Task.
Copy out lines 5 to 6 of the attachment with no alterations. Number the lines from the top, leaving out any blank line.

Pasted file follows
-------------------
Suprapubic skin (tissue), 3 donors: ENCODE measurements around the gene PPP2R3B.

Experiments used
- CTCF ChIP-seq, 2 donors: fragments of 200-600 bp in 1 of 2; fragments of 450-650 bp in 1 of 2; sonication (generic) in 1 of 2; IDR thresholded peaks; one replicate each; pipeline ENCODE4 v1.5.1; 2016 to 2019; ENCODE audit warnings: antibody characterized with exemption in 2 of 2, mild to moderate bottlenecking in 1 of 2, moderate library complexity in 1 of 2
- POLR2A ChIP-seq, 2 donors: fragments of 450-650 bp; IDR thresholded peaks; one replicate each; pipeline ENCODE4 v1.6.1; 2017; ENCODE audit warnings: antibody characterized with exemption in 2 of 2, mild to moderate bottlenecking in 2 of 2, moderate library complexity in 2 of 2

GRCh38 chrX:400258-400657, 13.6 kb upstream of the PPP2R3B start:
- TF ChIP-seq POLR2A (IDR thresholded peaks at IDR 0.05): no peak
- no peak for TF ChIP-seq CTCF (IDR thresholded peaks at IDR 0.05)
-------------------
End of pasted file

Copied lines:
GRCh38 chrX:400258-400657, 13.6 kb upstream of the PPP2R3B start:
- TF ChIP-seq POLR2A (IDR thresholded peaks at IDR 0.05): no peak